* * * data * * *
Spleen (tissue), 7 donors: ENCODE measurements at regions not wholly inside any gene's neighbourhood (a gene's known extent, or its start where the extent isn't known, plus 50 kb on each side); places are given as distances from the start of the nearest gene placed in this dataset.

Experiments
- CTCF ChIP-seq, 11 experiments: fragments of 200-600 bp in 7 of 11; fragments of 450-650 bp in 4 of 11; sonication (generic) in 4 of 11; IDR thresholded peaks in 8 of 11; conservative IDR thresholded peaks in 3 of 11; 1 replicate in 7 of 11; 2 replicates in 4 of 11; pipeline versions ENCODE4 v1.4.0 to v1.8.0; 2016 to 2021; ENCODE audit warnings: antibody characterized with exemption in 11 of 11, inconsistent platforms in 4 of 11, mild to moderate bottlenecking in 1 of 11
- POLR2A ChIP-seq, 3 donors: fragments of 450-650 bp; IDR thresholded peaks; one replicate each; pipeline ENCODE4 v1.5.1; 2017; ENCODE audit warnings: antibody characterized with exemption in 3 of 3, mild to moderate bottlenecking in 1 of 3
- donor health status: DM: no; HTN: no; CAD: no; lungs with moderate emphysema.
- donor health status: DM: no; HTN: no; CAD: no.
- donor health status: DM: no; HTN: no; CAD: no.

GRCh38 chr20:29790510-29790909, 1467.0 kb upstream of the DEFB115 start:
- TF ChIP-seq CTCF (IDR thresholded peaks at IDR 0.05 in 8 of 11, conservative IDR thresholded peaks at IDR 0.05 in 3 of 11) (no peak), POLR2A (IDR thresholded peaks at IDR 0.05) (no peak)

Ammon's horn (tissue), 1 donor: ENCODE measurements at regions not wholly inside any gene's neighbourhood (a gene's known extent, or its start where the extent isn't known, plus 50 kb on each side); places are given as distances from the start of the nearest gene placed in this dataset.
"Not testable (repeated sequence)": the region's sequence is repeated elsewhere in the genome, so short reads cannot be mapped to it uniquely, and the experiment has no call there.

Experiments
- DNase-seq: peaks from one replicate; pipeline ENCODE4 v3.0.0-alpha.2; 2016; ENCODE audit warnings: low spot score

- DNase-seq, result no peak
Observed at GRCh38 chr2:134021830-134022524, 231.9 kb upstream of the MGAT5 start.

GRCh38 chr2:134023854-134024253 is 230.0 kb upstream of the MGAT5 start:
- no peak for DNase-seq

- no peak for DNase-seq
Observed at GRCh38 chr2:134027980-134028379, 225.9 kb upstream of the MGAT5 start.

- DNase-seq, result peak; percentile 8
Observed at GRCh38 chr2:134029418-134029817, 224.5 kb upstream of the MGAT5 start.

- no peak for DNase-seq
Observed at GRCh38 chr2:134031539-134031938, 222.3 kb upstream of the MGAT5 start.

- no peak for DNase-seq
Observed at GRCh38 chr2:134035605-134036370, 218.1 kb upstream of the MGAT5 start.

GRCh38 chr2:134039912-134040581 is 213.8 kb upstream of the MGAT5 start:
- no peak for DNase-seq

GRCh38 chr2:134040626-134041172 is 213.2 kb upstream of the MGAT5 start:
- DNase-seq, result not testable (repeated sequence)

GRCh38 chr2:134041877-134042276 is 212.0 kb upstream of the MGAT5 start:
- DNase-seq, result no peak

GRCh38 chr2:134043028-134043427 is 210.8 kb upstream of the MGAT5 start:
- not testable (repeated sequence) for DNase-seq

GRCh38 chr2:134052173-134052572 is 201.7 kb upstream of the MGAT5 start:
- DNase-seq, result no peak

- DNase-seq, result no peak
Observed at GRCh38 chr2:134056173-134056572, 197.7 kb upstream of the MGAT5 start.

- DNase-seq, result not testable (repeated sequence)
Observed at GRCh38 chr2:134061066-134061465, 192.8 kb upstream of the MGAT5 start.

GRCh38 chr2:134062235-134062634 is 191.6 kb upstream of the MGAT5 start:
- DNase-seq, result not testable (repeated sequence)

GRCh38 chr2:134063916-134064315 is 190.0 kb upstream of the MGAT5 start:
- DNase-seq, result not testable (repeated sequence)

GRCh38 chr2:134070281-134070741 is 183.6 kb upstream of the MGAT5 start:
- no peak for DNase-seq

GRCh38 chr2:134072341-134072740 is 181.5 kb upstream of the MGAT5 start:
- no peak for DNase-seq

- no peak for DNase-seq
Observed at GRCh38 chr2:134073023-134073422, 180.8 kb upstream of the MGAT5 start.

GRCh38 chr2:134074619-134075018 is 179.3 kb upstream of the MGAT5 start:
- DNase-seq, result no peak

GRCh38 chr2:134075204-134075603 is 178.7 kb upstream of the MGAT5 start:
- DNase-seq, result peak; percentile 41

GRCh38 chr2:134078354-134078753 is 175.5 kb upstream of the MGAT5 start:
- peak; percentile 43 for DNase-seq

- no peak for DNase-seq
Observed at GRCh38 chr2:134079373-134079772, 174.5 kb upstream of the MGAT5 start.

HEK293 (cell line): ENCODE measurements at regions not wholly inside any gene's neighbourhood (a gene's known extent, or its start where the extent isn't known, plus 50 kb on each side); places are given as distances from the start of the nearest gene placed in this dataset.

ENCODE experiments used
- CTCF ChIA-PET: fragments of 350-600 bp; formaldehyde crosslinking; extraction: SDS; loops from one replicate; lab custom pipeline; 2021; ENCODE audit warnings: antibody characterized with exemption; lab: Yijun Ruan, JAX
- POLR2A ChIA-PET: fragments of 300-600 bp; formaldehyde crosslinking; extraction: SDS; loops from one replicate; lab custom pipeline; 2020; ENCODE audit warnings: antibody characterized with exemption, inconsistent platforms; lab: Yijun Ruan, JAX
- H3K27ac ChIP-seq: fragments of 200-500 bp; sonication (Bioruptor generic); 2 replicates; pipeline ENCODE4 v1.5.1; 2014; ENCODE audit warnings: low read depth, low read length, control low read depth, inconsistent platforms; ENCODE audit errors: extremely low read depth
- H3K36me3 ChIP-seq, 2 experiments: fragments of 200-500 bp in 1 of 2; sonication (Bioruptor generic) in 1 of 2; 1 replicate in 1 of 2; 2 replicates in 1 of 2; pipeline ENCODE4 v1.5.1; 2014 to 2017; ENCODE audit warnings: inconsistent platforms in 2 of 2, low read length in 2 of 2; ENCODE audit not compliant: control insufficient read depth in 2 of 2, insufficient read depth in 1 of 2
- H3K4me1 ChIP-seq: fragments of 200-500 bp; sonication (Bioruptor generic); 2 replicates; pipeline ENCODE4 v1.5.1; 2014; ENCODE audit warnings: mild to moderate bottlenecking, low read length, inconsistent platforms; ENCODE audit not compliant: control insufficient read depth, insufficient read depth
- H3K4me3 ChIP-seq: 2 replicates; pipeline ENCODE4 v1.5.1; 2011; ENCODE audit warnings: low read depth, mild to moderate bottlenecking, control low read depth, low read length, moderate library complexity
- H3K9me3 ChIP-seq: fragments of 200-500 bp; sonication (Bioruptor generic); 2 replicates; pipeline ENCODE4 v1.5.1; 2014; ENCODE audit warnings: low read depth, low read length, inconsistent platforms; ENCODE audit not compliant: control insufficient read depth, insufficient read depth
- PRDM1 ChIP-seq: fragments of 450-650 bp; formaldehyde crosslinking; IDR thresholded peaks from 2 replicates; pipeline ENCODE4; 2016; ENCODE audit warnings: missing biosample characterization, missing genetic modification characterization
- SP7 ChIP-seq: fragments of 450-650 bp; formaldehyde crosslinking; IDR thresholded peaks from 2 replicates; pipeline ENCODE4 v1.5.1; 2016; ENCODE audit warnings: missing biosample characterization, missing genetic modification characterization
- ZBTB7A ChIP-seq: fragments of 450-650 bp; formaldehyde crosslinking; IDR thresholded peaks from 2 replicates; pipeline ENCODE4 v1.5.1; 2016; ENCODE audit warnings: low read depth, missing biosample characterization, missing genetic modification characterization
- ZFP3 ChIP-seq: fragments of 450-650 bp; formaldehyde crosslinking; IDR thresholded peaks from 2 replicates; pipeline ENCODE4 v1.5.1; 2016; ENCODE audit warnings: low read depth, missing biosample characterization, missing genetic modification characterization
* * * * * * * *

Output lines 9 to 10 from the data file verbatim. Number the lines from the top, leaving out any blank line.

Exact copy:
- TF ChIP-seq CTCF (IDR thresholded peaks at IDR 0.05 in 8 of 11, conservative IDR thresholded peaks at IDR 0.05 in 3 of 11) (no peak), POLR2A (IDR thresholded peaks at IDR 0.05) (no peak)

Ammon's horn (tissue), 1 donor: ENCODE measurements at regions not wholly inside any gene's neighbourhood (a gene's known extent, or its start where the extent isn't known, plus 50 kb on each side); places are given as distances from the start of the nearest gene placed in this dataset.